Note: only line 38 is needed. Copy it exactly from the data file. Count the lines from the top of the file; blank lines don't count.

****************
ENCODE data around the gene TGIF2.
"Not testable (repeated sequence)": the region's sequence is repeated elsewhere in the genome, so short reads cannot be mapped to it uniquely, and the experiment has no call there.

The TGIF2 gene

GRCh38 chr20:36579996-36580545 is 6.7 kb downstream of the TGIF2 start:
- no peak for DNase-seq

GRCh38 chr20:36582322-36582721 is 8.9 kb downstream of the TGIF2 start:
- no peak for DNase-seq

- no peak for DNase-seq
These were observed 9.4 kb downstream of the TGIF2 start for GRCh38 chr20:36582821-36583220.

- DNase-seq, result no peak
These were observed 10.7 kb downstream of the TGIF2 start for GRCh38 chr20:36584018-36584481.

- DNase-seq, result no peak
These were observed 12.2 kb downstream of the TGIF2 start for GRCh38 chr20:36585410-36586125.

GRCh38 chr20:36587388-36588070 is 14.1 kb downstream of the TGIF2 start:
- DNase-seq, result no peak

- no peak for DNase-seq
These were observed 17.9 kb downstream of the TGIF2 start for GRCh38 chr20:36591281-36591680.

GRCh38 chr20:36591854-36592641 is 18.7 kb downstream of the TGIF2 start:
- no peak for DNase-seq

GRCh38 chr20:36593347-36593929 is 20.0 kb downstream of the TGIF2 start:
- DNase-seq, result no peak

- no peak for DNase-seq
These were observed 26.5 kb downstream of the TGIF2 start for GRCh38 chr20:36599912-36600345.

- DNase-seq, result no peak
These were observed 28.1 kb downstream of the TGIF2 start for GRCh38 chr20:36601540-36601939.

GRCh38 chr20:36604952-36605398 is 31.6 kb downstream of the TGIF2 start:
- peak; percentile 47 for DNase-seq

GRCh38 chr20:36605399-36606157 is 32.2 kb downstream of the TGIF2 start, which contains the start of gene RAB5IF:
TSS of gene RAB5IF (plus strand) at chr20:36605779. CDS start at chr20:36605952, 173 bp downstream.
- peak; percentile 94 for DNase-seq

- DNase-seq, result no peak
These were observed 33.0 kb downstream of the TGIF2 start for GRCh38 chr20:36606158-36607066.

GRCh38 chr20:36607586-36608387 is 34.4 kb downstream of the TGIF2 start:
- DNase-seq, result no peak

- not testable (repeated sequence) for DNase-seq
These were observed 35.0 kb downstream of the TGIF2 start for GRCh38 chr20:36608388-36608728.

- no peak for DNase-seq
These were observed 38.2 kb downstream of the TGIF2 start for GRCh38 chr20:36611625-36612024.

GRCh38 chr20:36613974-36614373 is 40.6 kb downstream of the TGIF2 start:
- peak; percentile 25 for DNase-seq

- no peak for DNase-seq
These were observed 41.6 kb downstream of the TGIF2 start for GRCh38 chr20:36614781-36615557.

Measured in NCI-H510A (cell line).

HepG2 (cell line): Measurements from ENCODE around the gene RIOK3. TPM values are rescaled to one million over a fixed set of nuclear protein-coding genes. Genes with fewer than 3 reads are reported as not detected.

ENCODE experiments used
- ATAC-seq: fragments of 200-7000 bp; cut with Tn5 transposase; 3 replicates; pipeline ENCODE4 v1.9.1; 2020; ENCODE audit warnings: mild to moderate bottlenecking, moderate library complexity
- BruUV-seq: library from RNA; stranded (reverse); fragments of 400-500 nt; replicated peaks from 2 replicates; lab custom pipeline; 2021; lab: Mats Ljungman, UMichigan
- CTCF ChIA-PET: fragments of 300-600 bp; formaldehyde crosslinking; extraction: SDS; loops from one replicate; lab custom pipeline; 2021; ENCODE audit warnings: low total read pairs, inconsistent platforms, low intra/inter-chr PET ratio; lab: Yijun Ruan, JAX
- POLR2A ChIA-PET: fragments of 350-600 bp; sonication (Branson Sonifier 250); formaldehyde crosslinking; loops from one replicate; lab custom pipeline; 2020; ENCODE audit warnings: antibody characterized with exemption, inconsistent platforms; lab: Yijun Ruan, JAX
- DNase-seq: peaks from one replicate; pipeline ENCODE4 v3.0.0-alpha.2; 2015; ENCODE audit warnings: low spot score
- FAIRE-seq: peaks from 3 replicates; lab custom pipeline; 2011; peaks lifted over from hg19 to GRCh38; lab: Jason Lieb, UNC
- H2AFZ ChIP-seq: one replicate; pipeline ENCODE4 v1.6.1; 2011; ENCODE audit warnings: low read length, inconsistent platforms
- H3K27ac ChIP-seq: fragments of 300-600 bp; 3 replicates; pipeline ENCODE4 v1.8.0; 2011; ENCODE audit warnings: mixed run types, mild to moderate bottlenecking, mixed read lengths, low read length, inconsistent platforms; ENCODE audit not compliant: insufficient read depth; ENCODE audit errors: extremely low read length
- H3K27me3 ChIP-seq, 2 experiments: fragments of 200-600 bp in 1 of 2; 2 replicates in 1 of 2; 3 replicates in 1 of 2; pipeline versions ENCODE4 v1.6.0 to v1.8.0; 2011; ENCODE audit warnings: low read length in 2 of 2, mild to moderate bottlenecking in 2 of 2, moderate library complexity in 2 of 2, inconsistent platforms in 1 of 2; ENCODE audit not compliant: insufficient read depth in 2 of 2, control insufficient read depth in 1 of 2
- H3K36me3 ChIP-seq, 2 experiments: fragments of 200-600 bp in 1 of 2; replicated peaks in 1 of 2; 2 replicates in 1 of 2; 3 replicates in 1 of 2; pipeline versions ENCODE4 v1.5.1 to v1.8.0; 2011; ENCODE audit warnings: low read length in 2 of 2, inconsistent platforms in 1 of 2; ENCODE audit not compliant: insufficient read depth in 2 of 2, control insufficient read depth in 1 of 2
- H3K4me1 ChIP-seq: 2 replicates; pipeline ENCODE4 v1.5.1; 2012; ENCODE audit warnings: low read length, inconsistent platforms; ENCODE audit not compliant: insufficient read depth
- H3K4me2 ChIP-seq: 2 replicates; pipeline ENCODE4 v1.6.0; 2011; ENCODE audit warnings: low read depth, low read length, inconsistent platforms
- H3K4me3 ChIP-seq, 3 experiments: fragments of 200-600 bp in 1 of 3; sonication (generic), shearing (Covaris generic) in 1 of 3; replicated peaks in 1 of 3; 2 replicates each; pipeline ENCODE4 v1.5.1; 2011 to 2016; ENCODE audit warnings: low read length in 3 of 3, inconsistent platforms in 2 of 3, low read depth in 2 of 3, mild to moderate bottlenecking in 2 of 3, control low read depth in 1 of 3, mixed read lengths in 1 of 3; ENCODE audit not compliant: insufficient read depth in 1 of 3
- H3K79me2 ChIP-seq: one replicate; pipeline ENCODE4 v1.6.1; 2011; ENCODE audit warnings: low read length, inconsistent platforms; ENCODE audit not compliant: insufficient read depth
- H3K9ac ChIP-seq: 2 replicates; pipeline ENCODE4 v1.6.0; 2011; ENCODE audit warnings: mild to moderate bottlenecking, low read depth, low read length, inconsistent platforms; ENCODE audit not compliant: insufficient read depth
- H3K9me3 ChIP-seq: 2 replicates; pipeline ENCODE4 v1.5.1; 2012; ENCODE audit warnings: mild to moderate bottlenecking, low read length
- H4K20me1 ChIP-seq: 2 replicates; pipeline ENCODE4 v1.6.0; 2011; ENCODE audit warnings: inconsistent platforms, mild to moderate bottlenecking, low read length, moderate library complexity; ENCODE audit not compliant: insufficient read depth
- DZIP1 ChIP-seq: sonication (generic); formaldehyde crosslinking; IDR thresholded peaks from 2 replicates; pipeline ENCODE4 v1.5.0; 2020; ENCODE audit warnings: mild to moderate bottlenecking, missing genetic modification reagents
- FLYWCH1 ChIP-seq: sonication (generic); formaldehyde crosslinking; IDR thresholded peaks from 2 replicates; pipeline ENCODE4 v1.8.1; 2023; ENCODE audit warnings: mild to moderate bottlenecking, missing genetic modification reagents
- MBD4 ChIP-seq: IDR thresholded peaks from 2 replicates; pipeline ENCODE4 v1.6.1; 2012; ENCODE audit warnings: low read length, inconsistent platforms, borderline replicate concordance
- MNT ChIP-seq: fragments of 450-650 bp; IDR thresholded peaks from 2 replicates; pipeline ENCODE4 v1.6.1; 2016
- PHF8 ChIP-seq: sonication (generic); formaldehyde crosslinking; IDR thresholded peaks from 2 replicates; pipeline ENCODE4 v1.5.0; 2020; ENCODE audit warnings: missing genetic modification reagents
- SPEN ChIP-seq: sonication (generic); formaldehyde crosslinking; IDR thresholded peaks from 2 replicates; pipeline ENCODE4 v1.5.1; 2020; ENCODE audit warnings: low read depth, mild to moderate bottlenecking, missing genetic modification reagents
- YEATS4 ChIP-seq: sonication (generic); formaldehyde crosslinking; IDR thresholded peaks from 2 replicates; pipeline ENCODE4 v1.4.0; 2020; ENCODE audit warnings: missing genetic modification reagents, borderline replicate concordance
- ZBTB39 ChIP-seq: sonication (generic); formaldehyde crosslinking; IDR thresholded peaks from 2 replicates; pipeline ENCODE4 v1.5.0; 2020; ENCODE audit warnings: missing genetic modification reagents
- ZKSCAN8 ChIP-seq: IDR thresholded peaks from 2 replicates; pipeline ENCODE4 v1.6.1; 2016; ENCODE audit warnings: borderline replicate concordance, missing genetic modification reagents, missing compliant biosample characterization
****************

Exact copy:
These were observed 38.2 kb downstream of the TGIF2 start for GRCh38 chr20:36611625-36612024.